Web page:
1. Money

Grappling With the GST or HST

Part 1: GST Registration and the Small Supplier Exemption


The advent of the GST (Goods and Services Tax) was a truly evil day for Canadian businesses. It's no wonder that small business owners cite the GST as a perennial headache, and politicians count on hints of repealing the GST tax as a surefire way to rejuvenate ailing election campaigns.

The GST is a 5 percent tax on most Canadian goods and services. In many provinces, there is also a Provincial Sales Tax (PST) on some goods and services. In Nova Scotia, New Brunswick, Newfoundland and Labrador, Ontario and B.C., the PST is combined with the GST, resulting in a Harmonized Sales Tax (HST) of 13 percent in all of the provinces just listed except for Nova Scotia, where the HST rate is 15% and B.C., where the HST rate is 12%.

In Quebec, the Ministère du Revenu du Québec (MRQ) administers the GST and HST for the Canada Revenue Agency. (You can contact the MRQ, toll-free, at 1-800-567-4692.)

No matter how consumers detest it and business groups rail against it, the GST appears here to stay, and most small businesses are forced to grapple with collecting and remitting the GST/HST.

Is GST Registration Necessary for Your Business?

That depends.

You do not have to register for the GST if you provide only GST exempt goods and services. Examples of GST exempt goods and services include child-care services, music lessons and used residential housing.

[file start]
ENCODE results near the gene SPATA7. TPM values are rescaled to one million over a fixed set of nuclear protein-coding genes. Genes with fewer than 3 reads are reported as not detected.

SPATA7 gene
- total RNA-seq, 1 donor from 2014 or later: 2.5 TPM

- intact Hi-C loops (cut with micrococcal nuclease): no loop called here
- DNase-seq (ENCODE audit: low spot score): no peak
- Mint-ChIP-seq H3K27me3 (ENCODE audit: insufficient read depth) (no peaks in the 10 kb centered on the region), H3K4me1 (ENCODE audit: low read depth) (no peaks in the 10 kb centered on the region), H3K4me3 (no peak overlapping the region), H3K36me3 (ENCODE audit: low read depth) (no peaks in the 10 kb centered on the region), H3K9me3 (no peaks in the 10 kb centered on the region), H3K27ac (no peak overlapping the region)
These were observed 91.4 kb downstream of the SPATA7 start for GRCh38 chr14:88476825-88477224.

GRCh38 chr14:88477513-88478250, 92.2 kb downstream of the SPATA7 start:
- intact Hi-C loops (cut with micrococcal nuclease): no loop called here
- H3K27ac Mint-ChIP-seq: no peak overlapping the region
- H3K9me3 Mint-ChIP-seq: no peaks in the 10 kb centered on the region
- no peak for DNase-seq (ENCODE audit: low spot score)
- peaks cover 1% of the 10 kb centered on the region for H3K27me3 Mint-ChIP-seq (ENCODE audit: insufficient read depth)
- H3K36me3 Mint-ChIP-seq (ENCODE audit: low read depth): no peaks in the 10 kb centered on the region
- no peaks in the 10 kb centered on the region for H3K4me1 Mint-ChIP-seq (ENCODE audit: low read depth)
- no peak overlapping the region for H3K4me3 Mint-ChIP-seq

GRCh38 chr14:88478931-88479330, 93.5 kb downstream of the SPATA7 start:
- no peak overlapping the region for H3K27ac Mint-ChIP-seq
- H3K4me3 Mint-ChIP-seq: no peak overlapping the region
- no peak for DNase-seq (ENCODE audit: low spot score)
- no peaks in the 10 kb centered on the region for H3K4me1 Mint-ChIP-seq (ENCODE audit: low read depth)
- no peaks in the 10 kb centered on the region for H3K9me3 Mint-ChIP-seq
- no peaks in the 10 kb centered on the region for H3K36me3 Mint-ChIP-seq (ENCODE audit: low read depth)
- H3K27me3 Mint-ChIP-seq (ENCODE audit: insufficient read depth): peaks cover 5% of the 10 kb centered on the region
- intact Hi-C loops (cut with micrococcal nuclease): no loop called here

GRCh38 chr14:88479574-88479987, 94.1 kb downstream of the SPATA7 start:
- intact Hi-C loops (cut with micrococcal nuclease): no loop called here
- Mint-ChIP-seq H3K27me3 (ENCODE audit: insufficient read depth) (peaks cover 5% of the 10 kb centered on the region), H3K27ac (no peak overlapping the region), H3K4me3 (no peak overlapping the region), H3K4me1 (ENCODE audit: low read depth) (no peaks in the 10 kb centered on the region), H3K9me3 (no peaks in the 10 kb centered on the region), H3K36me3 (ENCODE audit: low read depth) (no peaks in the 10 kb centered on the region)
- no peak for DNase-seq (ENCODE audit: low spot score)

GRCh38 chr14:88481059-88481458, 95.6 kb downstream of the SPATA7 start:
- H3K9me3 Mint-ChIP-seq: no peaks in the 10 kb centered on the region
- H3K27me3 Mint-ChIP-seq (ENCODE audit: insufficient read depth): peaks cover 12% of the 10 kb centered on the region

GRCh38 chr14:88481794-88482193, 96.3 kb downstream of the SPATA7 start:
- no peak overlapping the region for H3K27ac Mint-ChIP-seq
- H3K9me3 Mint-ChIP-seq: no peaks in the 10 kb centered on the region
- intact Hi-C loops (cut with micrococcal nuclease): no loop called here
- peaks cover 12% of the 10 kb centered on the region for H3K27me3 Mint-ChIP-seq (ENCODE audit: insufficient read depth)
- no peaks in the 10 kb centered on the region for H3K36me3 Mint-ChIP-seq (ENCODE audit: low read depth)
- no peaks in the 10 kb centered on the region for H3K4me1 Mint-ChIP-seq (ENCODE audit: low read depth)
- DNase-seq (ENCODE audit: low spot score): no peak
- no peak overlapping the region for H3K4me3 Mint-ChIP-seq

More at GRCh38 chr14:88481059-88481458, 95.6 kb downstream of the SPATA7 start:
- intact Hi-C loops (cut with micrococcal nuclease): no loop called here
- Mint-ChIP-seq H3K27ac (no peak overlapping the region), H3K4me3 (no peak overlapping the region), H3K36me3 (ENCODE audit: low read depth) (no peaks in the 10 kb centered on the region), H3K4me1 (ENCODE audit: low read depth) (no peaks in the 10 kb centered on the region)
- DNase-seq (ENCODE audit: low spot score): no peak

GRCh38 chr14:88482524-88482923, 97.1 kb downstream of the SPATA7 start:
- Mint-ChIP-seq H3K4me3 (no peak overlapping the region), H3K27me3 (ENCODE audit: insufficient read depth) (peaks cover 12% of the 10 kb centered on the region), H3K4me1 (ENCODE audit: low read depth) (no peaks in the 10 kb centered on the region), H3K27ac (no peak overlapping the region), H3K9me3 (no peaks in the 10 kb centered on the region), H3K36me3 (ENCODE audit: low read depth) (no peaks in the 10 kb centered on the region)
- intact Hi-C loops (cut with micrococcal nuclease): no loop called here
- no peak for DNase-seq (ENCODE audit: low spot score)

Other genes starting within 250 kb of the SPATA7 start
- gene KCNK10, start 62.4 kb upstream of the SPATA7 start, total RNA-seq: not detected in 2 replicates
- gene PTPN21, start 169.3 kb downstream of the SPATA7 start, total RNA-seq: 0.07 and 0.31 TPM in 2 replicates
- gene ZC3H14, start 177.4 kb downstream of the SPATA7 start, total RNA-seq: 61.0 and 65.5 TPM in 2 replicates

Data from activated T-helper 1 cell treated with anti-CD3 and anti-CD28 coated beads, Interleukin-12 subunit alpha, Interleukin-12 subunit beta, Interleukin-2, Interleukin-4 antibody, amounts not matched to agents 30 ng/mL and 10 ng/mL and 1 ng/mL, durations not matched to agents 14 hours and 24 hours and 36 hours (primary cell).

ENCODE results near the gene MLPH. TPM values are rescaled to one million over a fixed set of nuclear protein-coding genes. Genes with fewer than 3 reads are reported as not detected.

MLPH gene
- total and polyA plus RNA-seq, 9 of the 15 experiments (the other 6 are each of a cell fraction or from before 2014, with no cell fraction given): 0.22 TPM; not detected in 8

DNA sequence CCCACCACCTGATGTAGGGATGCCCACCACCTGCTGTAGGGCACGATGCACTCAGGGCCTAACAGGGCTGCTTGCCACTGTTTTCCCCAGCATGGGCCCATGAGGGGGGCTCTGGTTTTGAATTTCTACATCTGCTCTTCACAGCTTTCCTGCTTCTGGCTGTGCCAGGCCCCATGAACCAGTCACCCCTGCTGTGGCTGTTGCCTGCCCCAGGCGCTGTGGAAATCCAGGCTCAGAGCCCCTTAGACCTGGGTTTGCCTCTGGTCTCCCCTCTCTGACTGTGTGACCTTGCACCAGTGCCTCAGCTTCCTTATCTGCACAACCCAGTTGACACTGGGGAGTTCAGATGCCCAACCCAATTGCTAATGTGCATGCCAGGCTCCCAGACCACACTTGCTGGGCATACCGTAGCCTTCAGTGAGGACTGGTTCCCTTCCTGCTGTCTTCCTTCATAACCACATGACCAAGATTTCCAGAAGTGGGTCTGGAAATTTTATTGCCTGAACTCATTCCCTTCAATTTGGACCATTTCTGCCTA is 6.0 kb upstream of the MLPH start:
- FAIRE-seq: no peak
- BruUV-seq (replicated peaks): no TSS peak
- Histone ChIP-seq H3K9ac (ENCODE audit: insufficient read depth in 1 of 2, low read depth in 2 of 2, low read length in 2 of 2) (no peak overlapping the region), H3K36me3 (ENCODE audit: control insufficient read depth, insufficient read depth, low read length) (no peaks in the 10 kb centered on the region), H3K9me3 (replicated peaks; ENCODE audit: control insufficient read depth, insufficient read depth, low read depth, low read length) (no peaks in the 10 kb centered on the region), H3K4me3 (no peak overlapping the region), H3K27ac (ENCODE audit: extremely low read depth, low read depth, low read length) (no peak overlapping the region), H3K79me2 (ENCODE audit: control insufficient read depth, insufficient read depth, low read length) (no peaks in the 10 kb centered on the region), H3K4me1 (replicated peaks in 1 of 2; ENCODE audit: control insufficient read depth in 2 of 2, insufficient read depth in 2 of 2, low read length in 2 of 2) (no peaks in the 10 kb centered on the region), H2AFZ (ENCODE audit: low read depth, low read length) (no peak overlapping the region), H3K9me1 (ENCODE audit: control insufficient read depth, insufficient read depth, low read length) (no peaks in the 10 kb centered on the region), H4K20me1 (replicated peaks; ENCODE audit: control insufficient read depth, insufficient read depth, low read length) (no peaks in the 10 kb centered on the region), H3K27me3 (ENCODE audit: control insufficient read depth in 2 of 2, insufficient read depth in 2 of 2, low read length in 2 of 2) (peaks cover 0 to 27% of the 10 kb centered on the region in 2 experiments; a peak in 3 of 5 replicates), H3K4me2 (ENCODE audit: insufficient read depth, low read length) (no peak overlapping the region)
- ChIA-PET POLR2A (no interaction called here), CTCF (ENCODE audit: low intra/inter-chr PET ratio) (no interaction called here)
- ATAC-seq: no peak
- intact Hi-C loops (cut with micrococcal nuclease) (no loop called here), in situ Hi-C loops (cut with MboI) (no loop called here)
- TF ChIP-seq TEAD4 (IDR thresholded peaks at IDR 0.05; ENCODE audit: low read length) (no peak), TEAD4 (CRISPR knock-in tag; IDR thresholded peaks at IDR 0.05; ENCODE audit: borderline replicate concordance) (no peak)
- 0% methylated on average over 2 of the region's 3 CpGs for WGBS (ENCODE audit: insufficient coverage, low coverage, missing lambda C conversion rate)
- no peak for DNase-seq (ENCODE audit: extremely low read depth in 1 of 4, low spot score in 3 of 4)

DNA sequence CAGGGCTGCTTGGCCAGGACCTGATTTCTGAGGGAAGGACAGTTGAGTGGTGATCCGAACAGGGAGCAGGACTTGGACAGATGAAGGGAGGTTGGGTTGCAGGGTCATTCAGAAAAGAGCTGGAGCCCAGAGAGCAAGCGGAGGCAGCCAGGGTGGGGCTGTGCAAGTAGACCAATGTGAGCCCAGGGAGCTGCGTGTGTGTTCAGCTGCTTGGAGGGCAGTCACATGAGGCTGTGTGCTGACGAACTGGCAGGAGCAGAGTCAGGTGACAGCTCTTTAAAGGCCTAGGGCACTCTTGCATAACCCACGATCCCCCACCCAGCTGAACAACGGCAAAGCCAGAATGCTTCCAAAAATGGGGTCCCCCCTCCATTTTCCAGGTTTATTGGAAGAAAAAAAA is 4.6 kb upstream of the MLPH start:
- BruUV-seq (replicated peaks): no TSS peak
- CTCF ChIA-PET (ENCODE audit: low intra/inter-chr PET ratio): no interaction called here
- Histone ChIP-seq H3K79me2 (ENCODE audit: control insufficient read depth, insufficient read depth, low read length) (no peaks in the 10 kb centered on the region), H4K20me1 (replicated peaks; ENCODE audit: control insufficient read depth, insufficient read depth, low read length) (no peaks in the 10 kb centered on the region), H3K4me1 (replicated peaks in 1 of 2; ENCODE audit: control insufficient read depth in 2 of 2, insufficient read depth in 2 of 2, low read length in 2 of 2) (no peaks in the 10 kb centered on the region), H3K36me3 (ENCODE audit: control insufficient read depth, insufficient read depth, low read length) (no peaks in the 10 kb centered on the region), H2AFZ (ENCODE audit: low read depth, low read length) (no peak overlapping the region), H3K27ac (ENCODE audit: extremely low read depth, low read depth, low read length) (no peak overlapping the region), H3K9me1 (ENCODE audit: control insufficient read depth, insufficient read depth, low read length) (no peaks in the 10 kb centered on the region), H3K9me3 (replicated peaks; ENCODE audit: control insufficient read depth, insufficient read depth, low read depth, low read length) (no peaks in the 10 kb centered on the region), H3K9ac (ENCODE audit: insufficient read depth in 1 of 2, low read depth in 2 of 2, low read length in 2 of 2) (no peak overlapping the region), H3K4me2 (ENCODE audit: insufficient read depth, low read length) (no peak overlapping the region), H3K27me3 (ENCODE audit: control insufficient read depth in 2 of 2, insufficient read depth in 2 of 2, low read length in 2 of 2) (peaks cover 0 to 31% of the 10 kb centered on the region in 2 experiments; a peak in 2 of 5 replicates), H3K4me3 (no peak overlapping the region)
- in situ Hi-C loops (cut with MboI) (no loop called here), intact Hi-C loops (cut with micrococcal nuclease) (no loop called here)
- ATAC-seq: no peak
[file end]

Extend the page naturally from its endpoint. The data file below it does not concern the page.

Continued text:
You do not have to register for the GST if you qualify as a small supplier according to the Canada Revenue Agency (CRA), and are not one of the exceptions to the small supplier rule.

Generally, a small supplier is defined as a sole proprietor, partnership, or corporation whose total taxable revenues before expenses are $30,000 or less annually. Public service bodies, such as charities, non-profit organizations, municipalities, or universities, qualify as small suppliers if their total taxable revenues before expenses are $50,000 or less annually.

However, some businesses are required to register for the GST/HST even if they are small suppliers:

  • Taxi and limousine operators
  • and non-resident performers (who sell admissions to seminars and other events).

When Must GST Registration Take Place?

Basically you have 29 days to apply for GST registration from the day that your business exceeds the small supplier threshold amount.

So if on June 1st my revenues go over $30,000, I then have until June 29th to apply for registration. Note, though, that June 1st would be my effective GST registration date and I will be responsible for collecting GST/HST from that date.

How to Register for the GST

GST registration with the Canada Revenue Agency (CRA) is the easy part. You can register by phone, online, by mail or drop into your local CRA office. What's the GST Registration Process provides the phone numbers and addresses you need.

(In Quebec, remember, you need to contact the Ministère du Revenu du Québec (MRQ) instead of the Canada Revenue Agency for GST registration. Their phone number is 1-800-567-4692.)

When you've registered, you'll be assigned a Business Number, a business identification number that you'll use for all your dealings with the CRA.

Voluntary GST Registration Has Benefits

Even if you do qualify as a small supplier, you may want to register for the GST anyhow.

No matter what kind of business you're in, you will be paying GST/HST on the taxable goods and services you use in the course of your commercial activities.

If you are a GST registrant, you will be able to recover some of the GST you paid out on business purchases back through Input Tax Credits.

Continue on to the next page to learn more.

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